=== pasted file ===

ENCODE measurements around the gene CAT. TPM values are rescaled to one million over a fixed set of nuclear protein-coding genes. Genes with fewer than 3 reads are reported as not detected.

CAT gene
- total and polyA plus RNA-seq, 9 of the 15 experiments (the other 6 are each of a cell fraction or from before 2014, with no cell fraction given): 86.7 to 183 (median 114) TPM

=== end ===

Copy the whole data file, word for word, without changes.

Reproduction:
ENCODE measurements around the gene CAT. TPM values are rescaled to one million over a fixed set of nuclear protein-coding genes. Genes with fewer than 3 reads are reported as not detected.

CAT gene
- total and polyA plus RNA-seq, 9 of the 15 experiments (the other 6 are each of a cell fraction or from before 2014, with no cell fraction given): 86.7 to 183 (median 114) TPM